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When Your Child Doesn't Want to Go to School - What Do You Do?

When Your Child Doesn't Want to Go to School - What Do You Do?

"Mum, I don't want to go to school." It's a common phrase as parents we hear often. Usually accompanied by crying, screaming and anger, children have many ways to express their displeasure at going to school. Sometimes it's because home is more appealing than school or they are feeling sick or tired. Other times there are more disturbing reasons including bullying or academic troubles. Today we look at the main reasons why kids don't want to go to school and what as parents we can do about it.

Dealing with Kids Who Don't Want to Go to School

School is hard work for our kids. Not only do they need to learn their ABC's, but there's the school culture and social interactions to learn about too. Some of the main reasons why kids don't want to go to school include:

  • learning difficulties
  • bullying or teasing
  • a new teacher
  • new friends
  • conflict with friends or family
  • changing schools
  • tests

While many kids will tell us they don't want to go to school, others display other signs such as:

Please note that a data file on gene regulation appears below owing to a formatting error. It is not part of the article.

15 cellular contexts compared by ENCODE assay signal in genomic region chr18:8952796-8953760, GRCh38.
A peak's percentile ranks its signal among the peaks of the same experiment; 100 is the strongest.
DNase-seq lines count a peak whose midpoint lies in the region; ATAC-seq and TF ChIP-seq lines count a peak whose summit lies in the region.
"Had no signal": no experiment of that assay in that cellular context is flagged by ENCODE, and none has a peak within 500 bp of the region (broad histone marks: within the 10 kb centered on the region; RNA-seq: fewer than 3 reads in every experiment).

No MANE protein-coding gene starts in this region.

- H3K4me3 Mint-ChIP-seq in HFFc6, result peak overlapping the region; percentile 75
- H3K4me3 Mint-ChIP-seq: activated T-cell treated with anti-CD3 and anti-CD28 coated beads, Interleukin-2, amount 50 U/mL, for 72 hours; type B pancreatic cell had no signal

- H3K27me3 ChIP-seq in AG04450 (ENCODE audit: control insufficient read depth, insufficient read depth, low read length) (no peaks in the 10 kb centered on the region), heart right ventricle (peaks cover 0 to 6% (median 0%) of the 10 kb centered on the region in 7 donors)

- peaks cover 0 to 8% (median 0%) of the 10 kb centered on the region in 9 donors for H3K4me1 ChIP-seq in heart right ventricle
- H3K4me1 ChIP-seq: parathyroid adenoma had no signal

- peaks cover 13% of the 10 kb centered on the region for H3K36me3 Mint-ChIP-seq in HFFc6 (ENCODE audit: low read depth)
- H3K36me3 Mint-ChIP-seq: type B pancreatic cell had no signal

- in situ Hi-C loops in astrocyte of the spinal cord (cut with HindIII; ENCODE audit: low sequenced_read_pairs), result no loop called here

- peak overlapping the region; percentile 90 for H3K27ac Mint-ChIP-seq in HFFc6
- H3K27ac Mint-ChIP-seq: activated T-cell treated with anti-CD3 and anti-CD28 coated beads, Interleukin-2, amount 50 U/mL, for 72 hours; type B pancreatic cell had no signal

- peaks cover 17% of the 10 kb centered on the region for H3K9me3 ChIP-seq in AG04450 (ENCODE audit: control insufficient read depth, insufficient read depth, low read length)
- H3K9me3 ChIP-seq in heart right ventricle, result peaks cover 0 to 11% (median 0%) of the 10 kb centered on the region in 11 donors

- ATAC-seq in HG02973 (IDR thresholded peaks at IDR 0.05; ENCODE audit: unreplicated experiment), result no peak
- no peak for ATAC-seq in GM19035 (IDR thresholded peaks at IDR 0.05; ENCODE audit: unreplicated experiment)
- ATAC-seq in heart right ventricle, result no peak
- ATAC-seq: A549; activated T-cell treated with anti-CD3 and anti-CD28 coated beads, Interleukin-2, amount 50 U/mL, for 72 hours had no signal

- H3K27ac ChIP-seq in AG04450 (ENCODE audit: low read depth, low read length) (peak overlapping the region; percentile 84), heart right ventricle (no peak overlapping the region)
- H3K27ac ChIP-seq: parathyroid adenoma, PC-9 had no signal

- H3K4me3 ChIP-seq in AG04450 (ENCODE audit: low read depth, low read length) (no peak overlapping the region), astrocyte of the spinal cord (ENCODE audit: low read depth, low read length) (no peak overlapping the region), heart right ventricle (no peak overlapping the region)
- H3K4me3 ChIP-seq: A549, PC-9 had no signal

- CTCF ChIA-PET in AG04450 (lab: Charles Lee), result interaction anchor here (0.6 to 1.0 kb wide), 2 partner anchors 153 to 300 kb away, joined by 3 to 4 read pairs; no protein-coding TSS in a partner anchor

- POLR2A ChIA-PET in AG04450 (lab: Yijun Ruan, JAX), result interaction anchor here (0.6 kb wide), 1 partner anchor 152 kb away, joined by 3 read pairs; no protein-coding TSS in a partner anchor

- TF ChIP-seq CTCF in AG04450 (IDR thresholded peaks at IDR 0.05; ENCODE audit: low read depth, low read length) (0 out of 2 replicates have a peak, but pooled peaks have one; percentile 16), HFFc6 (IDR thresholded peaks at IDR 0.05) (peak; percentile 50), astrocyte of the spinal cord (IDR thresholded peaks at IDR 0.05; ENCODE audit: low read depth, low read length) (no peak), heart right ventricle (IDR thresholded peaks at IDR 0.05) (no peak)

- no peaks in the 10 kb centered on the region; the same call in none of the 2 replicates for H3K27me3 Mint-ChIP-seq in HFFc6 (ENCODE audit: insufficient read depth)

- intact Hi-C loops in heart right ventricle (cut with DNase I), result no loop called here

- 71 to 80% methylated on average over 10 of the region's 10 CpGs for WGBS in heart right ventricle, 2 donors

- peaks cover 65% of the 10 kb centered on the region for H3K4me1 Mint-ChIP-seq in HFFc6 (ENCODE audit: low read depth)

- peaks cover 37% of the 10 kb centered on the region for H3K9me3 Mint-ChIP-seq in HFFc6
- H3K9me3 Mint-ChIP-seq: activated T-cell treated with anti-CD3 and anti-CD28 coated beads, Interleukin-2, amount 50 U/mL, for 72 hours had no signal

• hiding under the blankets
  • refusing to move or talk
  • show high levels of anxiety
  • complain of being sick
  • have tantrums
  • make threats to self-harm

As a parent, it's our job to nail down the exact cause of their school anxiety and help them to manage it.

Tips on Coping with a Child Who Refuses to Go to School

It's really hard to see our kids upset and even harder to know we need to make them do something they don't want to do. The best way to reverse their school reluctance is by identifying what's causing the anxiety and identifying ways to reduce it. Here are our top tips on how to do this:

  • spend time talking with your child about their time at school. Is there a certain subject which causes them anxiety or is it having nobody to play with at lunchtime which is the problem?
  • check for any physical problems. It could be they need glasses to be able to see the board better or are constipated, which is why they have a tummy ache.
  • watch for reoccurring signs. Are they only upset on Friday mornings when homework is due or is it on a Monday after a weekend at home?
  • chat with your child's teacher. Have they noticed any problems or has your child alerted them to any issues at school?

Sometimes all it takes is a little reward after school to encourage your child to go to school. This could be a trip to the playground or even their own personalised pencil case or notebook. If your child does stay home from school due to illness or reluctance, make home boring! No TV, internet or radio during school hours will surely make school seem way more fun!

Posted: Monday 30 April 2018